• Having to manage the impossibility of seeing all the patients within a reasonable time.


What are the advances in research related to orthopedics (eg new technological tools for surgery? New treatments or in development? Etc.)

  • There are advances every month, especially in the instruments we use and the techniques. Very very stimulating to see the engineers and doctors come up with new options.  


Do you have a family (children?)? How do you manage a career and a family? 

  • Children x1 and a 2nd in 1 month. I am happy with the family/work management. It keeps me motivated.


Is it possible for a woman to do this specialty and still start her family before the age of 30 and find a family-work balance?

  • This is a specialty where it is very difficult to  to work part-time . It is one of the most demanding residencies and personally I believe it is wiser to wait until you have completed your residency to start a family.  Otherwise he relies on a spouse willing to be there always in support or even  plans should be made to extend residency by at least one year if pregnancy is expected during residency to optimize training . I've always had the philosophy that as much as possible you have to spread the stress...

What is your spouse's occupation? 

  • Dentiste


Do you have time to train/practice a sport (or several)? 

  • Basketball


What is the best advice you have received? 

  • It's easy to take on more tasks but it's hard to slow down.  

What are the difficulties, the least pleasant aspects that you encounter in your specialty?

  • Lack of support (nursing and specialist staff) for patient care and follow-up. Cuts to elective operating rooms. Emergency cases moved to the operating room by other more urgent cases. Cases referred without investigation or irrelevant references in a context where there are dozens and dozens of patients who really need to be seen in orthopedics!

  • We often have to operate on evenings and weekends and sometimes at night, more than the majority of surgical specialties. Some pathologies leave significant functional deficits leading to daily or work disabilities and sometimes even chronic pain.  We really like to solve problems and make the patient happy.  We are almost as disappointed as the patients when we find ourselves at an impasse.


What car do you drive?  

  • I've always had cars in the Volkswagen family quite a bit.

  • A vehicle large enough to accommodate the children and all the luggage and sports accessories necessary for a successful vacation!


How do you plan your vacation?

  • I plan between 8 to 12 weeks of vacation (including training conferences) per year.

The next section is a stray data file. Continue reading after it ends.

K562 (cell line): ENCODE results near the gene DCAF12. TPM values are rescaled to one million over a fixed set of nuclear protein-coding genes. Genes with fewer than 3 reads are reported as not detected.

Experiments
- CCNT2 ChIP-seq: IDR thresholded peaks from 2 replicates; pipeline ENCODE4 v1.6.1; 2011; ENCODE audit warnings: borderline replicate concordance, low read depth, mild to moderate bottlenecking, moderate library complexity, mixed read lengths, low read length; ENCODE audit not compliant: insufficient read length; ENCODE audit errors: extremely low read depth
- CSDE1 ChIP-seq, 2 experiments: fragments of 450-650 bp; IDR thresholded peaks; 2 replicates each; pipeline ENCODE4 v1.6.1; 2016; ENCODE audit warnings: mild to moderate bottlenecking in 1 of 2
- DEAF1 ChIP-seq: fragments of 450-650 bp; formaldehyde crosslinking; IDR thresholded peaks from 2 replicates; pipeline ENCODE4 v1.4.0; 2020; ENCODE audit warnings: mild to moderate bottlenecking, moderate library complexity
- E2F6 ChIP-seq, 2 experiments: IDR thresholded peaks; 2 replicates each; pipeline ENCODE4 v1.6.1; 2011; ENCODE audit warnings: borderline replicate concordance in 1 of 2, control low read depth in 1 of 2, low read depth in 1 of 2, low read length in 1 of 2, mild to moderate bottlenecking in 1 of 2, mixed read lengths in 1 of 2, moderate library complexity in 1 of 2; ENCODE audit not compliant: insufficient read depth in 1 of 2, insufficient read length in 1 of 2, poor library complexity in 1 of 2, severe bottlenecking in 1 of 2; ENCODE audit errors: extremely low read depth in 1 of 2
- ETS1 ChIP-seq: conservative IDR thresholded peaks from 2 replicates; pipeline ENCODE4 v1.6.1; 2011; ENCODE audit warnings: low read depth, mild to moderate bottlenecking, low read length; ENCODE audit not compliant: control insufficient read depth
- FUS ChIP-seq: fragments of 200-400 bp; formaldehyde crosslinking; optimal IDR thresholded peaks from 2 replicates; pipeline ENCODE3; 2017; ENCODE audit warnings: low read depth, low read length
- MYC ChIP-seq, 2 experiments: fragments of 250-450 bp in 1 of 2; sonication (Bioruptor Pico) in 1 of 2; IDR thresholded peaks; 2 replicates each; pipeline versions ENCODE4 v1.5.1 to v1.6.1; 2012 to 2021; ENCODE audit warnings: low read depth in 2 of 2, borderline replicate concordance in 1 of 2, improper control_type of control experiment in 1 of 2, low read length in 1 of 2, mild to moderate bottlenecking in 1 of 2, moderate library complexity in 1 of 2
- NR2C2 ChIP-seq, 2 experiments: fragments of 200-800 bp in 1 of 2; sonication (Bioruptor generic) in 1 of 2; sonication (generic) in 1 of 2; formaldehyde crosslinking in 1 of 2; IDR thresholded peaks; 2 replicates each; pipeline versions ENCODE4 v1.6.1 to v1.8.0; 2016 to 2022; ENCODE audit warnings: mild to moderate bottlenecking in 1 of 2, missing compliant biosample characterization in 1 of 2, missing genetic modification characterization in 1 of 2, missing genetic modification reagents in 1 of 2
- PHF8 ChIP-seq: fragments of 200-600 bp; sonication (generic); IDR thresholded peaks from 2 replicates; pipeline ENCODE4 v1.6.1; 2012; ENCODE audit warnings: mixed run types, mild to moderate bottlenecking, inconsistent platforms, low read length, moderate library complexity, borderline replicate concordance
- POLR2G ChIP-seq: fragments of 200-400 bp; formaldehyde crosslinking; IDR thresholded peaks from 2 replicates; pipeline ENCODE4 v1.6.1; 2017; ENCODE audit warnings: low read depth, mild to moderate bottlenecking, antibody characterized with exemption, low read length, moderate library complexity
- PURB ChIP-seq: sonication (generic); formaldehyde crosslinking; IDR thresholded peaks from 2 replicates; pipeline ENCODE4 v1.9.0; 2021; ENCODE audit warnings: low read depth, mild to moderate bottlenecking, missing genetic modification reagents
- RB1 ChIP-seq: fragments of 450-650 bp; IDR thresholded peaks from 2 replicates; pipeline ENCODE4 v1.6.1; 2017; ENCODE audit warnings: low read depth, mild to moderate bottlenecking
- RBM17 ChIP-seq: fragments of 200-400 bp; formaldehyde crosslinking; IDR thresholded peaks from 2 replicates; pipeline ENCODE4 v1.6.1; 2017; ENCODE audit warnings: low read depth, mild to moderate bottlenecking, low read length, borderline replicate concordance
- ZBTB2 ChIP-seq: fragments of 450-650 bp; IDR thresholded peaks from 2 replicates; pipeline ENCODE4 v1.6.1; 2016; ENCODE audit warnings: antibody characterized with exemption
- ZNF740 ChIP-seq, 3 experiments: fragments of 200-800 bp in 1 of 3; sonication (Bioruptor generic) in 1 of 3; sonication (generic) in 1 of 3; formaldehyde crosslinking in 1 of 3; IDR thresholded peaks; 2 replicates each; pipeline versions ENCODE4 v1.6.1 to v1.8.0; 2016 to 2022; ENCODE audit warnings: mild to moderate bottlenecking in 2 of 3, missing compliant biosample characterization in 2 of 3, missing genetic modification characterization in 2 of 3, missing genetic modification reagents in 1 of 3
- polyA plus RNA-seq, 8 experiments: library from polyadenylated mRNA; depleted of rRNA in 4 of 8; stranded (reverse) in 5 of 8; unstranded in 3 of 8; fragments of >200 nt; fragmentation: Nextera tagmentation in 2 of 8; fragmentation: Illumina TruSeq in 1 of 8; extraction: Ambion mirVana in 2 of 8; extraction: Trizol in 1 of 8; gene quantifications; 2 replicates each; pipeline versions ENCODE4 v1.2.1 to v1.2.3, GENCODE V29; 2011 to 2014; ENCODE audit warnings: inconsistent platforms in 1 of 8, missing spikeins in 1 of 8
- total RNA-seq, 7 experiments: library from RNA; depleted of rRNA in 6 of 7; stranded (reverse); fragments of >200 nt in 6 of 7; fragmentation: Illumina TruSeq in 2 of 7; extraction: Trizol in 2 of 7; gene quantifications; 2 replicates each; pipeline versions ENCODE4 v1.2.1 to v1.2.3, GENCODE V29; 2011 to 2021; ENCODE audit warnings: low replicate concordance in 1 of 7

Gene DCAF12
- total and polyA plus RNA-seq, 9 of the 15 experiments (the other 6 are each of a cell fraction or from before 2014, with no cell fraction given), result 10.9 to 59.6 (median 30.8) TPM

• It is necessary to plan in advance times to cut yourself off from work.  Often one block of holidays per season. Above all, do not wait until you are on the verge of exhaustion to plan a rest.  It will be too late to really enjoy it.


What is the most common criticism you receive?

  • (Without answer)


How would your colleagues describe you? 

  • team player. Leader


If you had to specialize in something else, what would it be and why?

  • Plastic surgeon. I could work in public and private.


Does your specialty take jokes well at work?

  • Yes. In orthopedics we like to say that we prefer to be smarter than we look than the opposite!


Do students/residents sometimes make you feel overwhelmed? 

  • No. It's stimulating!


If your specialty had to have a romantic relationship with another which one would it choose? 

  • Anesthesia. To be able to do this all day, at any time and when it suits us!

What is your favorite alcoholic drink?

  • IPA beer!

  • Gin and tonic pimped with cucumbers


What personality traits are typical of your profession?

  • Hyperactive and organized!

  • Ability to adapt and make quick decisions. Tolerance to the unexpected.


What specialty would you never do? Why?

  •   Specialties where there is little or no contact with patients (pathology, nuclear medicine, radiology, etc.)

  • Laboratory medicine (pathology, biochemistry).  Human contact and the satisfaction of solving a problem quickly are extremely rewarding.  I would be bored

During your medical studies, what did you do on a Friday evening? 

  • I studied until 9 or 10 p.m. then I went out into town (discotheque, brasserie with singers) and I came home in the wee hours...

  • Often in bars with friends to decompress from the intense week of study.